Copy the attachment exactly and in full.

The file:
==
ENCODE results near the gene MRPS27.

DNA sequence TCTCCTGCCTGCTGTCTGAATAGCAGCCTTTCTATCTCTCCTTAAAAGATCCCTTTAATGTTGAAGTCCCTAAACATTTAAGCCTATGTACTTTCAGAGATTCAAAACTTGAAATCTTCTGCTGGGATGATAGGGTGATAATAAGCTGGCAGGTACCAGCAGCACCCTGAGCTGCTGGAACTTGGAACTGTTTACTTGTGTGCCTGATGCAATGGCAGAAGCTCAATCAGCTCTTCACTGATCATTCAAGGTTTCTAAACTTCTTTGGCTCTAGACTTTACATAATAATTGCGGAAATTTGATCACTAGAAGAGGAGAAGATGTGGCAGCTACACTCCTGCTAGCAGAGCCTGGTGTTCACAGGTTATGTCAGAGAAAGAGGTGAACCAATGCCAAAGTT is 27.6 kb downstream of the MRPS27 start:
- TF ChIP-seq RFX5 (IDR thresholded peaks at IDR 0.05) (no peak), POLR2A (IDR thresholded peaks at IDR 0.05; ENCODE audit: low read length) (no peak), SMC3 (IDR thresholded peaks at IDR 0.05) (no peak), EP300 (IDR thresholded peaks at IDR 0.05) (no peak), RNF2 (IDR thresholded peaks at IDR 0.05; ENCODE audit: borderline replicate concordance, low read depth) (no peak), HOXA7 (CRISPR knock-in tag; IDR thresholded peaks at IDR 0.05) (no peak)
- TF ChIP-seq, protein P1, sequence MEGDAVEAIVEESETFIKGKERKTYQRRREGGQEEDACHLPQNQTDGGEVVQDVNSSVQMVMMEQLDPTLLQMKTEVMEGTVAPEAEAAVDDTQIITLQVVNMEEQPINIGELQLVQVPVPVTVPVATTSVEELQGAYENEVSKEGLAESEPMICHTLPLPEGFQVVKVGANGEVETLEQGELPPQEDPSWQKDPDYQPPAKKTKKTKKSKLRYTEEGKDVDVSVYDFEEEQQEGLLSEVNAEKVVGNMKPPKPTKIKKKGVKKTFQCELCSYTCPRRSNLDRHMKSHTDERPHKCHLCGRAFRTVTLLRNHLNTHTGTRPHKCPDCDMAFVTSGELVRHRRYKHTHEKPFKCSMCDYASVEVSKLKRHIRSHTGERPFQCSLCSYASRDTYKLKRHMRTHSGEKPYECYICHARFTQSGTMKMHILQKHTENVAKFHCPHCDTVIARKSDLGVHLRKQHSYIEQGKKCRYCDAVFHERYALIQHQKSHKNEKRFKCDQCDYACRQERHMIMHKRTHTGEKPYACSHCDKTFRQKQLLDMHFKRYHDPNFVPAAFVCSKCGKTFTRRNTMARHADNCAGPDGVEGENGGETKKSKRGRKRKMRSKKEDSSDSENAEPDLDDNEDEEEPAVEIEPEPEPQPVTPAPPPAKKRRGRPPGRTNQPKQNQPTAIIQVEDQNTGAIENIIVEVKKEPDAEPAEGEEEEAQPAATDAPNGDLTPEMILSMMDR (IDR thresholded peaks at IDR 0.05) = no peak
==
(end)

ENCODE results near the gene MRPS27.

DNA sequence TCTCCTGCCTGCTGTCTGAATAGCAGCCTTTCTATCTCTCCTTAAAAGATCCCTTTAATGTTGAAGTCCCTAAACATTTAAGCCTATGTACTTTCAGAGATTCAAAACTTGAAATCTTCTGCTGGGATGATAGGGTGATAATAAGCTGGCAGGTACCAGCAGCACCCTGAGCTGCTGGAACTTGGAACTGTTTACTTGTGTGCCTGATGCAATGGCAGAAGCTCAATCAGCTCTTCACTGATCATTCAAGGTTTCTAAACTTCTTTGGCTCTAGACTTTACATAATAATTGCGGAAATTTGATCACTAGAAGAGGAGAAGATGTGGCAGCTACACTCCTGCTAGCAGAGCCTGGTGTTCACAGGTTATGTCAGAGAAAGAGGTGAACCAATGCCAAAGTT is 27.6 kb downstream of the MRPS27 start:
- TF ChIP-seq RFX5 (IDR thresholded peaks at IDR 0.05) (no peak), POLR2A (IDR thresholded peaks at IDR 0.05; ENCODE audit: low read length) (no peak), SMC3 (IDR thresholded peaks at IDR 0.05) (no peak), EP300 (IDR thresholded peaks at IDR 0.05) (no peak), RNF2 (IDR thresholded peaks at IDR 0.05; ENCODE audit: borderline replicate concordance, low read depth) (no peak), HOXA7 (CRISPR knock-in tag; IDR thresholded peaks at IDR 0.05) (no peak)
- TF ChIP-seq, protein P1, sequence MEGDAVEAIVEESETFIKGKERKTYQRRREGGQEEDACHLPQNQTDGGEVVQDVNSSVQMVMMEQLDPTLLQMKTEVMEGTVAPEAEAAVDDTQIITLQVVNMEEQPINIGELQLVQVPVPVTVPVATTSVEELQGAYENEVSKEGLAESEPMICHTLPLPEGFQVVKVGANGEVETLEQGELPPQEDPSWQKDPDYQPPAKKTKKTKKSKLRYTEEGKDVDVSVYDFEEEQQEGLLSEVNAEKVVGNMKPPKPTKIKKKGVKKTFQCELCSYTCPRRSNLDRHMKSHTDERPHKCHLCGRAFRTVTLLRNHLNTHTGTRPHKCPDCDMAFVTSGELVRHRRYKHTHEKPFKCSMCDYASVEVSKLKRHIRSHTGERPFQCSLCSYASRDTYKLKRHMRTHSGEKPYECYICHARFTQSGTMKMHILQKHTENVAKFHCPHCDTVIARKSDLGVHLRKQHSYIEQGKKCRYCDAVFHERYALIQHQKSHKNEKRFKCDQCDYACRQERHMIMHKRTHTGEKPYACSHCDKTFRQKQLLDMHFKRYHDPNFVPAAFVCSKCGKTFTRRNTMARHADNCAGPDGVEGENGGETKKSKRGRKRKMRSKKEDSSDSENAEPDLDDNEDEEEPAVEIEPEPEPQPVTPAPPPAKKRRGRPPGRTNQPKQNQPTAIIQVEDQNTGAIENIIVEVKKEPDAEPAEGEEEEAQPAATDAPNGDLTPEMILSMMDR (IDR thresholded peaks at IDR 0.05) = no peak